MORAN: Three keys to LSU getting back to Omaha in 2020

LSU junior pitcher Landon Marceaux was named Pitcher of the Year on the 2021 All-Louisiana baseball team. He was one of six players for the Tigers named to the team.

It’s been two years since LSU last made the College World Series. That’s practically an eternity for a program with the kind of expectations that accompany every spring in Baton Rouge.

Only one other time in Paul Mainieri’s tenure has LSU failed to make it to Omaha in back-to-back seasons. LSU fell short of the College World Series in three consecutive campaigns after winning it all back in 2009.

A pessimist will tell you that LSU is a program growing stale since coming up two wins shy of a national championship in 2017. An optimist would probably make the case that LSU has actually overachieved considering the downright rotten injury luck it’s dealt with these past two seasons.

The truth lies somewhere in the middle, as it so often does, but here’s the bottom line: Mainieri’s seat could start to get a bit toasty if LSU missed the College World Series for a third year in a row. He’s acutely aware of the standards that come with coaching at LSU.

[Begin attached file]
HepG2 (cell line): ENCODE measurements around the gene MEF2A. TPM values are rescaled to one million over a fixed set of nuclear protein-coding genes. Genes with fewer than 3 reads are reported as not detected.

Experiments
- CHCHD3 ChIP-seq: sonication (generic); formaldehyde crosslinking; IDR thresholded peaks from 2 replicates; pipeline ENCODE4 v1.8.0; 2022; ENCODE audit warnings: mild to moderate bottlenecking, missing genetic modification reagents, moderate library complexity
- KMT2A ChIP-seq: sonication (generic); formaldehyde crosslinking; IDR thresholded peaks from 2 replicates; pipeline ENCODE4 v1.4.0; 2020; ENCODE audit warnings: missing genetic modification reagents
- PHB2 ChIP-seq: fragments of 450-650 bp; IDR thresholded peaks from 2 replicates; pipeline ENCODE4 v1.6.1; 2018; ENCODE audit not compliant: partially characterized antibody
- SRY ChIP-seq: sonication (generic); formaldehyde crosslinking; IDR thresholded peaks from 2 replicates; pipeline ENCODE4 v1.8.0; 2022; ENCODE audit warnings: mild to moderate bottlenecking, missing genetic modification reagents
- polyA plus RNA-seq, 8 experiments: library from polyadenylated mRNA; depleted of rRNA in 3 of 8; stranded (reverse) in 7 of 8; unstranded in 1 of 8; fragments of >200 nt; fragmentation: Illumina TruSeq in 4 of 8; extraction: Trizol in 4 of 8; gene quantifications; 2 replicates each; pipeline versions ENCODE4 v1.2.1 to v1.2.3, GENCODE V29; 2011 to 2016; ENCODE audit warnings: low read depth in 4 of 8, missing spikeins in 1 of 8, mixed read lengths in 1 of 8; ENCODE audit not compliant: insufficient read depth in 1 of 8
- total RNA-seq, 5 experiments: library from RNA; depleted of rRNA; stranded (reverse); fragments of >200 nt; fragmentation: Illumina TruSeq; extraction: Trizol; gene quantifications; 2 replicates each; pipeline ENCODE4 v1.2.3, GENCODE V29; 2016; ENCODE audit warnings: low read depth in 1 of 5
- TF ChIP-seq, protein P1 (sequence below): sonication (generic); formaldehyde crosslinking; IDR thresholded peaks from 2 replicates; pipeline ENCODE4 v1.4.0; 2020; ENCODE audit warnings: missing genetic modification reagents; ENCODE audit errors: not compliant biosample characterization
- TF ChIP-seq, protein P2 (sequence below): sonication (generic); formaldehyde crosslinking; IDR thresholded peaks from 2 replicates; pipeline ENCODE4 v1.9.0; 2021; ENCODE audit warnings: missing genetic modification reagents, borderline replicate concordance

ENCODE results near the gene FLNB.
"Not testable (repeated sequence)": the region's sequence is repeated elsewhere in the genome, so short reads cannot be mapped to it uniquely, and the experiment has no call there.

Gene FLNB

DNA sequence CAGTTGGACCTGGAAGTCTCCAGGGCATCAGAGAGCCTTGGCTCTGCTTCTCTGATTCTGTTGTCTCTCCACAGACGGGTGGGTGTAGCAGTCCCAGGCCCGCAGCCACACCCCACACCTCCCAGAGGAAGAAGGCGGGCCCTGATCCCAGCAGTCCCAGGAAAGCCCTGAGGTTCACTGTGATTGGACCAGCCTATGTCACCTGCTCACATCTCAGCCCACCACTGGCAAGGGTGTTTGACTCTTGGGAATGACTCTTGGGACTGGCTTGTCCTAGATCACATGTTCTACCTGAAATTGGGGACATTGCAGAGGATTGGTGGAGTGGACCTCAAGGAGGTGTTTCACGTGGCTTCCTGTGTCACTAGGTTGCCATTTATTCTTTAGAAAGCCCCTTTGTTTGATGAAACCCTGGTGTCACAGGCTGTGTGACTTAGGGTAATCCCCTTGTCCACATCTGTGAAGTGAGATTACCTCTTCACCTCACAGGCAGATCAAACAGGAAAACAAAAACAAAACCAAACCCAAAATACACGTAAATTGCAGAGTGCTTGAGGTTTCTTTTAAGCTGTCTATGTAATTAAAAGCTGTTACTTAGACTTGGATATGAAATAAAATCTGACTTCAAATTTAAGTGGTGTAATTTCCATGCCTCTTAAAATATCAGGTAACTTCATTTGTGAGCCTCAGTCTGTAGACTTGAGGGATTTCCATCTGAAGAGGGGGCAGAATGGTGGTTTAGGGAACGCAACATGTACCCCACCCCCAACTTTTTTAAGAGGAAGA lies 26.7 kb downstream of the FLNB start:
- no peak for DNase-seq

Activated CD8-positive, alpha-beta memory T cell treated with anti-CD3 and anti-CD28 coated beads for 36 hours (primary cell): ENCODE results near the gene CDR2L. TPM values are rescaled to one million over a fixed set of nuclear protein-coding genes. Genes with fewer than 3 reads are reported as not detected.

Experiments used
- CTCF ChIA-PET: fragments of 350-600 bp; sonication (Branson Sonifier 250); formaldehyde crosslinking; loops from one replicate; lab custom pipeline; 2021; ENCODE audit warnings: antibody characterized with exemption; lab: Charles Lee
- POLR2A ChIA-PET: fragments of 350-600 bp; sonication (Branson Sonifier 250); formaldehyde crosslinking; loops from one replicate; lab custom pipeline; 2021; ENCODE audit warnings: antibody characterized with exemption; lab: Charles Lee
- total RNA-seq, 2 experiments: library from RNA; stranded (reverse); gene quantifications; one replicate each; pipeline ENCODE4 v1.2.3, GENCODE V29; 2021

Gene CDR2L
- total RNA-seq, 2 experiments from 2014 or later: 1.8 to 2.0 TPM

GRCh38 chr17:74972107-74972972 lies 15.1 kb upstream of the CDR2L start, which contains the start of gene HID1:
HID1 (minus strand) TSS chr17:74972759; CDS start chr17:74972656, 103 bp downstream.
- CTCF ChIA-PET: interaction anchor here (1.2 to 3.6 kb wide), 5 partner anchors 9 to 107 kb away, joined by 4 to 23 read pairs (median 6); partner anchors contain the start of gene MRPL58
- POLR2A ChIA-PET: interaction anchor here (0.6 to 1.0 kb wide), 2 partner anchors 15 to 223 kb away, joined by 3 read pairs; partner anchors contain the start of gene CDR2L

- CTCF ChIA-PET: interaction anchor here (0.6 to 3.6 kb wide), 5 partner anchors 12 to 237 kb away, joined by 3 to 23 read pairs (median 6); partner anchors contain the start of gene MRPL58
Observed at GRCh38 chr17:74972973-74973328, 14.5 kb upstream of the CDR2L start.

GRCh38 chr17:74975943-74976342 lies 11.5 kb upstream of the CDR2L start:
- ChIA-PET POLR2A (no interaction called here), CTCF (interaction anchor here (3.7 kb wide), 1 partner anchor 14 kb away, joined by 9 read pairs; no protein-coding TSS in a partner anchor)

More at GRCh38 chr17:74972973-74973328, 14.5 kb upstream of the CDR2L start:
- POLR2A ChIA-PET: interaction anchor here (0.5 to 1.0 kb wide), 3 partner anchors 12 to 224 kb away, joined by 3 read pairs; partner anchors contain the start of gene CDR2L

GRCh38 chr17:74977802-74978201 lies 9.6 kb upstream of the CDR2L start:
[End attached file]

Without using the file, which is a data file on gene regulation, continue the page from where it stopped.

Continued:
So how can LSU get back to college baseball’s Promised Land in 2020? There will be many holes to fill, but there’s a lot of talent on hand if things break right — a big if considering how the past two years have gone, I know.

Here are the three biggest factors to LSU making it back to the College World Series.

1. Healthy Arms (duh)

Allow me to paint a tantalizing picture of what LSU’s pitching staff COULD look like in 2020:

– A starting rotation of Cole Henry, Landon Marceaux, Jaden Hill and Eric Walker, in one order or another.

– A bullpen anchored by Devin Fontenot with experienced relievers like Matt Beck, Ma’Khail Hilliard and Trent Vietmeier serving as the bridge between starter and closer.

– After missing the entire season, Nick Storz, AJ Labas and Easton McMurray — that’s right, an honest-to-God left-handed pitcher — returning to ease into supporting roles.